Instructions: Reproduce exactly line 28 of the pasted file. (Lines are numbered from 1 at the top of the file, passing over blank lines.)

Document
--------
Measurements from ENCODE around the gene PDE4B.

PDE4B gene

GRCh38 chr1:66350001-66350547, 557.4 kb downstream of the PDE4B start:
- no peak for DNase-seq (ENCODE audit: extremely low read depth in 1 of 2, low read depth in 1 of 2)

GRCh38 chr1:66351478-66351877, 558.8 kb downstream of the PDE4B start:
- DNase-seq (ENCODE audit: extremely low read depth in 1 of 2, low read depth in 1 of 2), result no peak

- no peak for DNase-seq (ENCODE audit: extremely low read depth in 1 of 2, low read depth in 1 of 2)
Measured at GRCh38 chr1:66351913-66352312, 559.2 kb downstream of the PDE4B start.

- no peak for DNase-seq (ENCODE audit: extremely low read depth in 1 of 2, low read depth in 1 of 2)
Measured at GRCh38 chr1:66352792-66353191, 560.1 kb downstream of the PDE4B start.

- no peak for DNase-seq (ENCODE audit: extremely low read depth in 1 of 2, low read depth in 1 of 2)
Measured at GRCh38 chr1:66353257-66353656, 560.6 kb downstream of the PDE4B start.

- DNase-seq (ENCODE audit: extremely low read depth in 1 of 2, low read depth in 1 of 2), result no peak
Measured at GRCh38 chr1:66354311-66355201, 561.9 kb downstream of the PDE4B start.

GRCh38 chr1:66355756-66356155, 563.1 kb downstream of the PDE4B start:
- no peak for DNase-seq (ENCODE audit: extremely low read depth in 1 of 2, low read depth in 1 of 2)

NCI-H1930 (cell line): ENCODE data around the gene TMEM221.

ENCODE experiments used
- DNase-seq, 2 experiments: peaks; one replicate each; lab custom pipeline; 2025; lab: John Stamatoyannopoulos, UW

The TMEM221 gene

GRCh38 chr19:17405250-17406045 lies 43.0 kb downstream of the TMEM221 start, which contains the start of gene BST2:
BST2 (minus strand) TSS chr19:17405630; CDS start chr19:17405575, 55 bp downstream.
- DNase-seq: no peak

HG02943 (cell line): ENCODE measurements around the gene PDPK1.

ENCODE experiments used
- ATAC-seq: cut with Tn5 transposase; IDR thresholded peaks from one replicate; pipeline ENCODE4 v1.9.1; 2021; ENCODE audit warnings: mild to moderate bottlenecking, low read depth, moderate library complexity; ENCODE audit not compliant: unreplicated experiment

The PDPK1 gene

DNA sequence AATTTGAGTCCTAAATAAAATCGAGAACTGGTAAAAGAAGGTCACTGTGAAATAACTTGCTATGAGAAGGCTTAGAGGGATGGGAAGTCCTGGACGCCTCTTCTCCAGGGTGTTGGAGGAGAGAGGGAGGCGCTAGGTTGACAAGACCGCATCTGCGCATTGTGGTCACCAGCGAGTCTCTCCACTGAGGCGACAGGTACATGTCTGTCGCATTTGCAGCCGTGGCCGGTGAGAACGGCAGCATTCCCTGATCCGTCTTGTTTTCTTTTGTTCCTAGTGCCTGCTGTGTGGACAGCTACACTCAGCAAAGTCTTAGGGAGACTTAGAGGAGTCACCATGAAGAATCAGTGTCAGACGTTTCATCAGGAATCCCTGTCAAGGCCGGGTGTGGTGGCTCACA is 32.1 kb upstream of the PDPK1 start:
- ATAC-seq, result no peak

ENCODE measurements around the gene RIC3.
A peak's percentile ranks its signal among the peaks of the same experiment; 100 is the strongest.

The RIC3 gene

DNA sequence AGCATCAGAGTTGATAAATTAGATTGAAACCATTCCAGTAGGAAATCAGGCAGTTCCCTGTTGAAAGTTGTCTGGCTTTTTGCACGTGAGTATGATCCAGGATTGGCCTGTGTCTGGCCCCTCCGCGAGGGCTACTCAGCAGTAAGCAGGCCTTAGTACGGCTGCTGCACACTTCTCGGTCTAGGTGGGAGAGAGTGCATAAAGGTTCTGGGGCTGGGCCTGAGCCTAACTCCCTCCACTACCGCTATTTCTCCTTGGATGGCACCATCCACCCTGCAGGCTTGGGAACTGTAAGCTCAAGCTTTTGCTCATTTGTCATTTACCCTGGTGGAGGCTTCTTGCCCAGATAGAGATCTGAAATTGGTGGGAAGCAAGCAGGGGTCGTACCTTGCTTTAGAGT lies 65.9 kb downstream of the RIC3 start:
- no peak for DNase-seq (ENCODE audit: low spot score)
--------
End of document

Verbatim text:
DNA sequence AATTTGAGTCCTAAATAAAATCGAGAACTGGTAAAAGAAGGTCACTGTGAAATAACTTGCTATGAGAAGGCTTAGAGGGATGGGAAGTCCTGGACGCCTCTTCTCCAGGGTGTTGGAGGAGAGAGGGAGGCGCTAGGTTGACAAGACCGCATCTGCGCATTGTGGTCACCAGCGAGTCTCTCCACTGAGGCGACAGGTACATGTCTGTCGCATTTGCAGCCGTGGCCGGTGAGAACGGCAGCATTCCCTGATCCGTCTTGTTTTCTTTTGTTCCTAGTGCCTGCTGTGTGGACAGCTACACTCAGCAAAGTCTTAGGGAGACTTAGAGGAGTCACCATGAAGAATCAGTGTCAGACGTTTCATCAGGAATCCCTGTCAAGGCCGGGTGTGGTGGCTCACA is 32.1 kb upstream of the PDPK1 start: